Government to look for €4.5bn in budget cutbacks

 

THE BUDGET adjustment for next year will be about €4.5 billion, according to Government sources.

The Department of Finance confirmed yesterday that it was looking at three budget scenarios for next year, one involving an adjustment of €3 billion, another of around €4.5 billion and a third of €7 billion.

Government sources have firmly ruled out a €7 billion adjustment for 2011.

The department is now focused on the mid-range figure of €4.5 billion as a necessary and obtainable objective, according to the sources. The department was responding to a statement from Fine Gael finance spokesman Michael Noonan.

Mr Noonan said that at a briefing with officials last Monday he had been told a first-year adjustment of €7 billion would be required.

A spokesman for the department said that various technical scenarios had been set out for the Opposition for the purposes of showing the orders of magnitude involved in the consolidation effort.

He said the department officials did not give a definitive scenario as the preferred option as that was a decision for the Government to make.

The spokesman added that given the current working macro-economic forecast, indicative deficits were set out for consolidation packages of the order of €3 billion, €4.5 billion and €7 billion.

At no point was any specific target given; the officials stressed that all the numbers were working numbers and also emphasised that “the make-up of the actual consolidation package would have differing impacts on the economy and hence on the post-consolidation deficit, so it is not a simple linear process”.

The Cabinet met yesterday to discuss the budget and will meet again on the October bank holiday next Monday evening and all day on Tuesday.

The Government and the main Opposition parties yesterday reaffirmed their commitment to reducing the current budget deficit to 3 per cent of gross domestic product by 2014 despite the concerns expressed by the Economic and Social Research Institute (ESRI) that it might be more feasible to extend the target for another two years.

Taoiseach Brian Cowen said that extending the deadline would only increase the national debt and the debt repayments.

Mr Cowen repeated the Government’s commitment to meeting the 2014 target saying they must and would proceed with the deadline.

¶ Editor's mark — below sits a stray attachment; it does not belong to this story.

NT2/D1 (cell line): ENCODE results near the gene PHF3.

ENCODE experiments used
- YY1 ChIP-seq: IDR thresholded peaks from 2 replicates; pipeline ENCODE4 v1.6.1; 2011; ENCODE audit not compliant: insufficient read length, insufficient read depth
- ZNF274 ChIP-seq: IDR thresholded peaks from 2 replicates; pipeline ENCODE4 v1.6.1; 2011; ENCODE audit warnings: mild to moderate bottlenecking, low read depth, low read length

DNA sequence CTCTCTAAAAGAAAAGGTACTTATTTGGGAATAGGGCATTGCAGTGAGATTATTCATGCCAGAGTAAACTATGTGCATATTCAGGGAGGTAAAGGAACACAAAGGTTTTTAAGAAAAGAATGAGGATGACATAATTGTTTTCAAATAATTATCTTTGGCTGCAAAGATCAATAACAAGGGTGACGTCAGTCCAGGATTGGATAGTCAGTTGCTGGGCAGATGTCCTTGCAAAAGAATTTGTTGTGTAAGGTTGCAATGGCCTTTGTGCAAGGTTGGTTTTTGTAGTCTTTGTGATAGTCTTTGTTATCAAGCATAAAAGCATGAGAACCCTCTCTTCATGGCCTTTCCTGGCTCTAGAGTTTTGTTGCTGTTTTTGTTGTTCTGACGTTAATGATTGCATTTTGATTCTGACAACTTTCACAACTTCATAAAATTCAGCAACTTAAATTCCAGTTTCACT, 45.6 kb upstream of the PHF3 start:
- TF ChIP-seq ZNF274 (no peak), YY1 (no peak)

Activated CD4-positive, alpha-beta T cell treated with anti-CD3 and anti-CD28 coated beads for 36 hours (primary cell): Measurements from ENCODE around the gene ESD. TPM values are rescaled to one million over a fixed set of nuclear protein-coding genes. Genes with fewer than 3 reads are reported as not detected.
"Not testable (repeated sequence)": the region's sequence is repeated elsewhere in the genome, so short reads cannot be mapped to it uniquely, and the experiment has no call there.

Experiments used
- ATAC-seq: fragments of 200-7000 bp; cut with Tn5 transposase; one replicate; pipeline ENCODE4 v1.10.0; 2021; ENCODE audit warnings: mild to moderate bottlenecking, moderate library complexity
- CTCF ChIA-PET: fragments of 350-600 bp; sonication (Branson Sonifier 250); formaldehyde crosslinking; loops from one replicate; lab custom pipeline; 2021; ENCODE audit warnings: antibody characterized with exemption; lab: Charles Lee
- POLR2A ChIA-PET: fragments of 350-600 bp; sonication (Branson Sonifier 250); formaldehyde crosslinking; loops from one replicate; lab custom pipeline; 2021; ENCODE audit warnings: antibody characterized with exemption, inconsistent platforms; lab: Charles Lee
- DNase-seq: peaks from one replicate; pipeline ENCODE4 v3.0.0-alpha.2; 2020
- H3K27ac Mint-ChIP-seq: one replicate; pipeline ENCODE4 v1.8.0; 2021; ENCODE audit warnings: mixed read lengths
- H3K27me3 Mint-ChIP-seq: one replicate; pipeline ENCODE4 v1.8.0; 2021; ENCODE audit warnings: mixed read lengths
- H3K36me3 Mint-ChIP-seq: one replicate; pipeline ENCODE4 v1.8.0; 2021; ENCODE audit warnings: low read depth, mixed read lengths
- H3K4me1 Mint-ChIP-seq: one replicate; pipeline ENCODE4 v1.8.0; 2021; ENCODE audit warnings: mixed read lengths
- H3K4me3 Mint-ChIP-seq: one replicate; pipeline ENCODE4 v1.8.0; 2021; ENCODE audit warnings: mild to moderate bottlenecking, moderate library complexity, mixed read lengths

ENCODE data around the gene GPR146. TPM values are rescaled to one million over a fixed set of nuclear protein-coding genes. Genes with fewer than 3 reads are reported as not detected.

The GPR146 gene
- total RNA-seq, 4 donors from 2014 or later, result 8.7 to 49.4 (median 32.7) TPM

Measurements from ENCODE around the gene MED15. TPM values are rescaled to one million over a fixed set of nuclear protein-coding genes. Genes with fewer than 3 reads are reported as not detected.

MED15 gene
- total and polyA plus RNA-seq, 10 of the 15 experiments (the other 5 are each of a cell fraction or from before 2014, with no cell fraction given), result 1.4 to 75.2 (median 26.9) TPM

He added that no decisions had yet been made about the level of adjustment that would be required in the budget.

Mr Noonan said the ESRI’s concern that it would be difficult to adhere to the 3 per cent deficit was understandable but Ireland had no choice but to stick to the target.

“EU commissioner Olli Rehn made this clear last night, and party leaders Enda Kenny, Eamon Gilmore and Brian Cowen fully understood the choices when they confirmed that adherence to the deadline was common ground,” said Mr Noonan.

He added that there were other matters of concern in the ESRI’s report. While their €15 billion estimate of the total adjustment required over four budgets was in line with that of the department, Mr Noonan said the ESRI believed that cuts of €4 billion in the first budget would bring Ireland’s deficit/GDP ratio to below 10 per cent.

By contrast, he said that the department believed that a first budget adjustment of €7 billion would be required to achieve this.

“This is a huge divergence, and it confirms the correctness of Enda Kenny’s call for independent verification of all the essential figures,” said Mr Noonan.

Sinn Féin’s finance spokesman Arthur Morgan said that the ESRI report vindicated his party’s position of advocating a longer timeframe for reducing the deficit.

“Of course we were told by the economic whizz-kids which form the ‘consensus for cuts’ that our position was not viable.

“The blinkers have been on these parties for so long that economic reason escapes them.

“Now we have Ictu, Prof Karl Whelan and the ESRI supporting the case for a longer timeframe for economic recovery,” said Mr Morgan.